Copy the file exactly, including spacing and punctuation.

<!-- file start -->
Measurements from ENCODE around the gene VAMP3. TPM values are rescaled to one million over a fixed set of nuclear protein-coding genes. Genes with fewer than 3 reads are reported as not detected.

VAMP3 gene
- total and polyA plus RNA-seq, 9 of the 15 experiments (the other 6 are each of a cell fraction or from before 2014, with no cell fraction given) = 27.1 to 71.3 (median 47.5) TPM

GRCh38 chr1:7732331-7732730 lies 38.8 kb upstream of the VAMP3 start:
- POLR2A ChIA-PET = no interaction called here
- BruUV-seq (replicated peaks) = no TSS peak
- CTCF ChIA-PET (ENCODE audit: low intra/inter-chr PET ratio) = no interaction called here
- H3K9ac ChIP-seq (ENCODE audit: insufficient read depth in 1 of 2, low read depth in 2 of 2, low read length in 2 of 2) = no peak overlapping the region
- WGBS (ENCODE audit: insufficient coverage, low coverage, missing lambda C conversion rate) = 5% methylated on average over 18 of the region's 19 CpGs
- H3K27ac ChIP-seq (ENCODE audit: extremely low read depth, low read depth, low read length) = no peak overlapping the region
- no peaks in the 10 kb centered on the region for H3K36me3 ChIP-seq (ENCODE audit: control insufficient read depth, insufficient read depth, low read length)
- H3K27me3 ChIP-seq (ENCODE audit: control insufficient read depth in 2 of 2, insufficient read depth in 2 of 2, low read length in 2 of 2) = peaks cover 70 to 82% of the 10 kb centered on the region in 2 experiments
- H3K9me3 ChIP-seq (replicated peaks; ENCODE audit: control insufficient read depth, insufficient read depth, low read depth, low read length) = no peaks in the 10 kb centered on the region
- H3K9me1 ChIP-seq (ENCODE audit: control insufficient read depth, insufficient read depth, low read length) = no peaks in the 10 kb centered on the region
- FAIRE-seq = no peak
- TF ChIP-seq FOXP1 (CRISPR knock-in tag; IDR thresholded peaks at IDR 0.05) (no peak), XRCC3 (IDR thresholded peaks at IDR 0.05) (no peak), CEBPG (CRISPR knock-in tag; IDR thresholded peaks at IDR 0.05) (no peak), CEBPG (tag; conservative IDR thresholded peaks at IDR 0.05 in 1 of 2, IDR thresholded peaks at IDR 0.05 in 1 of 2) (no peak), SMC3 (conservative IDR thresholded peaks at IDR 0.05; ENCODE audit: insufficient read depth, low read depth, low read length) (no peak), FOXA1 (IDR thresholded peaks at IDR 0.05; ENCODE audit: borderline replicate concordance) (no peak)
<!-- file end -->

Measurements from ENCODE around the gene VAMP3. TPM values are rescaled to one million over a fixed set of nuclear protein-coding genes. Genes with fewer than 3 reads are reported as not detected.

VAMP3 gene
- total and polyA plus RNA-seq, 9 of the 15 experiments (the other 6 are each of a cell fraction or from before 2014, with no cell fraction given) = 27.1 to 71.3 (median 47.5) TPM

GRCh38 chr1:7732331-7732730 lies 38.8 kb upstream of the VAMP3 start:
- POLR2A ChIA-PET = no interaction called here
- BruUV-seq (replicated peaks) = no TSS peak
- CTCF ChIA-PET (ENCODE audit: low intra/inter-chr PET ratio) = no interaction called here
- H3K9ac ChIP-seq (ENCODE audit: insufficient read depth in 1 of 2, low read depth in 2 of 2, low read length in 2 of 2) = no peak overlapping the region
- WGBS (ENCODE audit: insufficient coverage, low coverage, missing lambda C conversion rate) = 5% methylated on average over 18 of the region's 19 CpGs
- H3K27ac ChIP-seq (ENCODE audit: extremely low read depth, low read depth, low read length) = no peak overlapping the region
- no peaks in the 10 kb centered on the region for H3K36me3 ChIP-seq (ENCODE audit: control insufficient read depth, insufficient read depth, low read length)
- H3K27me3 ChIP-seq (ENCODE audit: control insufficient read depth in 2 of 2, insufficient read depth in 2 of 2, low read length in 2 of 2) = peaks cover 70 to 82% of the 10 kb centered on the region in 2 experiments
- H3K9me3 ChIP-seq (replicated peaks; ENCODE audit: control insufficient read depth, insufficient read depth, low read depth, low read length) = no peaks in the 10 kb centered on the region
- H3K9me1 ChIP-seq (ENCODE audit: control insufficient read depth, insufficient read depth, low read length) = no peaks in the 10 kb centered on the region
- FAIRE-seq = no peak
- TF ChIP-seq FOXP1 (CRISPR knock-in tag; IDR thresholded peaks at IDR 0.05) (no peak), XRCC3 (IDR thresholded peaks at IDR 0.05) (no peak), CEBPG (CRISPR knock-in tag; IDR thresholded peaks at IDR 0.05) (no peak), CEBPG (tag; conservative IDR thresholded peaks at IDR 0.05 in 1 of 2, IDR thresholded peaks at IDR 0.05 in 1 of 2) (no peak), SMC3 (conservative IDR thresholded peaks at IDR 0.05; ENCODE audit: insufficient read depth, low read depth, low read length) (no peak), FOXA1 (IDR thresholded peaks at IDR 0.05; ENCODE audit: borderline replicate concordance) (no peak)